« Materialism Can't Explain Our World | Main | The Extraordinary Nature of Murder and the Evidence for God »

March 21, 2013

Comments

Another great read is Ronald Nash's "The Gospel and the Greeks."

John Currid from RTS Charlotte, is writing this book which will be a great addition to this discussion.

Thanks for those suggestions!

I do take issue with a couple of Tom Gilson's points.

First there is the issue of how one defines myth. Gilson follows Oswalt in defining myth in terms of continuity: "that wherever we came from, in many ways it’s a lot like where we are." Seeing continuity as the primary characteristic of myth seems reductionistic given the wide-ranging debate among scholars just on the meaning of "myth."

Second, according to Oswalt (via Gilson) Genesis is unique in providing a definite beginning. By definite beginning does he mean creation ex nihilo? If so I don't think Genesis 1 teaches that. Scholars make a compelling case that Genesis 1:1-2 should be translated "In the beginning, when God created the heavens and the earth, the earth was unformed and unfilled..." This is creation through forming preexisting stuff, not creation ex nihilio.

Third, while the Old Testament constantly holds up YHWH as the only God Israel should worship, most of these scriptures assume the existence of other gods. Possible exceptions would be late exilic and post-exilic writings. This is henotheism rather than monotheism.

To those interested in pursuing this topic further, I highly recommend Mark S. Smith's book The Priestly Vision of Genesis 1. He provides a good discussion of the definition of myth and whether or not Genesis 1 should be classified as such.

Caleb, I see quite a few assumption here, but to keep this short, I'll mentioned that you, and all else should take a look at "Word's and Meanings Concerning Many "Gods" (Chapter 9) in Vern Poythress' Inerrancy and Worldview.

Scholars make a compelling case that Genesis 1:1-2 should be translated "In the beginning, when God created the heavens and the earth, the earth was unformed and unfilled..."

Well...it's not all that compelling, since few reputable translations go that way. I only know of two. The first is the Common English Bible...the child of the most liberal Protestant churches in the United States. The second is the New Revised Standard Version...the choice of godless academia and the product of the National Council of Churches...that unholy alliance of the Hierarchical Churches and Protestant Liberalism.

The Gold Standard, the New American Standard Bible, of course, does not translate the passage as "when God created...".

The point of saying "when God created" is to trick the reader into thinking "when God was creating". They want you to drift from a verb form in the perfect tense to one in the imperfect tense. An easy slide to make in English, not so much in more inflected languages.

That is, the point of the move is to trick the reader into thinking of the creative act it describes as an ongoing act in the past...not a completed act in the past. That way you can say that God was creating the world from that (pre-existing) formless and void stuff described in verse 2.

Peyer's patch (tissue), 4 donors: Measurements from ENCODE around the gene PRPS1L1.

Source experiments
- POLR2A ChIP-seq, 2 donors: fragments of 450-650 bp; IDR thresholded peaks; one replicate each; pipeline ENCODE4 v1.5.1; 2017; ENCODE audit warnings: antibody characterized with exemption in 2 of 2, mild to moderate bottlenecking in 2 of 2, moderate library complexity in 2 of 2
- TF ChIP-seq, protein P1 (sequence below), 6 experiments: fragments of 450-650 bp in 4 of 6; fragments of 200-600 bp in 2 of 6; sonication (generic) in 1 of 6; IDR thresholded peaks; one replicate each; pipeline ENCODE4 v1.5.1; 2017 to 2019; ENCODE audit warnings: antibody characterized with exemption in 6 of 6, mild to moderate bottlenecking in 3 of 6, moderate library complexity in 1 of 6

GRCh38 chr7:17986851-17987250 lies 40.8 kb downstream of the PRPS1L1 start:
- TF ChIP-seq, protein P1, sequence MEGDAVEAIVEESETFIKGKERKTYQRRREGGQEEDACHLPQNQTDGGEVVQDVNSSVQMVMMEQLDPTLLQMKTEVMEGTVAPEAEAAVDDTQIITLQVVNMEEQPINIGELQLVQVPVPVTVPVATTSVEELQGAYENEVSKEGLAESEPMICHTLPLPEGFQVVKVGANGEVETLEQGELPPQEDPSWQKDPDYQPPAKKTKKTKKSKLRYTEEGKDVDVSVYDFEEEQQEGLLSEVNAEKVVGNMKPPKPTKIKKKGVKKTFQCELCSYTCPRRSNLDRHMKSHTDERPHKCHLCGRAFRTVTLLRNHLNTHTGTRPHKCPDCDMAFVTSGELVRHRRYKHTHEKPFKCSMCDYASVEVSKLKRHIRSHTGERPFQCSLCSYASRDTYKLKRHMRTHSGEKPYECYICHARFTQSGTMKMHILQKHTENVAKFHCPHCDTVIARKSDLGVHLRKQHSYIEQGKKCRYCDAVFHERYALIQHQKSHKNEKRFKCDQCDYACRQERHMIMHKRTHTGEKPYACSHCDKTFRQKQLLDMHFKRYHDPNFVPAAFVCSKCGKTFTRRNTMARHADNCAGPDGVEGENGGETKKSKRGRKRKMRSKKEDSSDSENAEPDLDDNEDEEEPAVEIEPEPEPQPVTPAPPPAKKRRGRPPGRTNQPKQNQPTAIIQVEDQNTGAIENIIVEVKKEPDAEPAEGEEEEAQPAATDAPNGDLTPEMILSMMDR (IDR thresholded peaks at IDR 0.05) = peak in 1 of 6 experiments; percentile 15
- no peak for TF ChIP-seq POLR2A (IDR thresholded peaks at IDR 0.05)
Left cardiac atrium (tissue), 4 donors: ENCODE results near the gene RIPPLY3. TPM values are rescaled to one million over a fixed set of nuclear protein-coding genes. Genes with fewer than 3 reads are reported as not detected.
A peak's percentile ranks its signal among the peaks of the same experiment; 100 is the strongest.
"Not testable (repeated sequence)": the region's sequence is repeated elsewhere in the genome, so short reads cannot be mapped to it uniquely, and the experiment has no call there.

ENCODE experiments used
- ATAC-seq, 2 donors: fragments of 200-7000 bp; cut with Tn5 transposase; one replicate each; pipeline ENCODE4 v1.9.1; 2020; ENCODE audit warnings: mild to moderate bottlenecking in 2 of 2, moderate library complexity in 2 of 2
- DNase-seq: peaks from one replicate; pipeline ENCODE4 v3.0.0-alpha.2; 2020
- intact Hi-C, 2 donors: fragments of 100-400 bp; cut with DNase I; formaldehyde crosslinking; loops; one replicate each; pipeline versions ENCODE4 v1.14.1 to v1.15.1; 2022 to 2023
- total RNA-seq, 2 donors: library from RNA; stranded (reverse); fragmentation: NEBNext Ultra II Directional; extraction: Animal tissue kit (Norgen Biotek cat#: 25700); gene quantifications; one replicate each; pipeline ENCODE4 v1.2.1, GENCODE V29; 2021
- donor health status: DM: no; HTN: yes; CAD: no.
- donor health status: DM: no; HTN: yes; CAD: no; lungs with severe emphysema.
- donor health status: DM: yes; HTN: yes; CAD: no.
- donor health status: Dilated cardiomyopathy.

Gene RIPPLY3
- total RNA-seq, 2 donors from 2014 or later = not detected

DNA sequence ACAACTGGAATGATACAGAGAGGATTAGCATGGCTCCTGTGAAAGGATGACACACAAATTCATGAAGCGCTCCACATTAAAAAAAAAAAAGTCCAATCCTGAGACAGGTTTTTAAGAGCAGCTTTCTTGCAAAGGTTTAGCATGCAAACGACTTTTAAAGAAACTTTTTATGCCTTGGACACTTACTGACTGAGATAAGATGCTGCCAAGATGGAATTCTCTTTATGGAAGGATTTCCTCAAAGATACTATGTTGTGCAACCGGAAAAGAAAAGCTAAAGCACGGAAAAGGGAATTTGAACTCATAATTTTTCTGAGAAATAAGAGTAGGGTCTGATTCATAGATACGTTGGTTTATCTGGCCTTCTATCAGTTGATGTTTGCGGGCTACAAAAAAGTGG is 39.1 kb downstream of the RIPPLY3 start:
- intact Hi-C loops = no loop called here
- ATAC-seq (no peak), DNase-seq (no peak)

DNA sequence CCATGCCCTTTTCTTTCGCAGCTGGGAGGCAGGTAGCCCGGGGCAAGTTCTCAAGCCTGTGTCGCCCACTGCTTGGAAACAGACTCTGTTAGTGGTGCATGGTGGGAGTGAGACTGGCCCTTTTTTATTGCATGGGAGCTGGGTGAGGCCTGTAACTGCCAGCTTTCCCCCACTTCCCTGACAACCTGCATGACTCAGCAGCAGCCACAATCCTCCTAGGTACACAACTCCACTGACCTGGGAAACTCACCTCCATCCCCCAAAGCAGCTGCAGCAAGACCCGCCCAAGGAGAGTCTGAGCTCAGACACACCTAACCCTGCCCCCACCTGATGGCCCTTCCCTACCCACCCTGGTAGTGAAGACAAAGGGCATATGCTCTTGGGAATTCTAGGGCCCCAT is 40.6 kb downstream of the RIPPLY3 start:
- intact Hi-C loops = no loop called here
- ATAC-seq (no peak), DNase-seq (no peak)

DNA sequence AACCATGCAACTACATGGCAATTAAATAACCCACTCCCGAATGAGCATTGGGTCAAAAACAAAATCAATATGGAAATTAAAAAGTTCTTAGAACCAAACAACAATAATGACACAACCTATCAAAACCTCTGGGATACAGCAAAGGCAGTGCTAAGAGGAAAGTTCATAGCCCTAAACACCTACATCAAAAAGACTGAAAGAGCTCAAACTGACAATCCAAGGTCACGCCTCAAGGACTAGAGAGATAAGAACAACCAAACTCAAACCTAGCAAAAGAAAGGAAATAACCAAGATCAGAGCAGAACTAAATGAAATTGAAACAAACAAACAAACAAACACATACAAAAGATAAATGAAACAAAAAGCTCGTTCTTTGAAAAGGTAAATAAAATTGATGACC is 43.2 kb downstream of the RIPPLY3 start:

But if God's creative act in verse 1 is completed (as the perfect tense demands), then what you get is that God created the world from nothing in verse 1, but what He created started out as formless and void as described in verse 2. He then fixed it up as described in subsequent verses.

Even if you say "when God created" in verse 1, as long as you recognize that the verb is describing an act that's over and done with, you can't get to the idea that God created the world from pre-existing formless and void stuff.

And the verb used in Gen 1:1 does describe an act that's over and done with...not ongoing. It is in the perfect tense, not imperfect.

The verb in the exact form, "bara", is used 5 other times in the OT all in reference to God's creation. Twice in Gen. 1:27, once in Gen. 2:3 and once in Deut. 4:32.

The NASB is, of course, consistent in translating it as "created" or "had created" in all cases.

The CEB and NRSV don't use "when God created" in any of those other cases. They're not trying to fool the reader into thinking of the creative act as a continuing act in the past there. They translate the perfect verb form straightforwardly in 3 of the 4 cases.

In Gen 2:3 the CEB and NRSV go into full dynamic equivalence mode. The verb somehow gets transformed into the noun "creation". So there's actually not a hint of translation going on there. In that verse, you see the conjunction "created and made". Both are perfect, not imperfect, tense. So both must be understood to describe actions that are over and done with, not ongoing in the past.

WisdomLover - Thanks for the thorough analysis.

In regards to Caleb's post...a great resource on some of the issues you mentioned such as myth, henotheism, and monotheism a great resource is the website of Michel heiser. He is the near east scholar for the logos bible study software. You can go to his website or check out his videos on YouTube.

After reading and viewing much of these it has really opened up my eyes to the ancient Jewish background, more fully, to the texts of the old testament. Issues such as myth, the divine council and apparent multiplicity of gods are addressed.

He also has a great discussion of the Jewish trinity in the old testament that will affirm the triune godhead we uphold and absolutely be a blessing to your reading of Gods Word.

The comments to this entry are closed.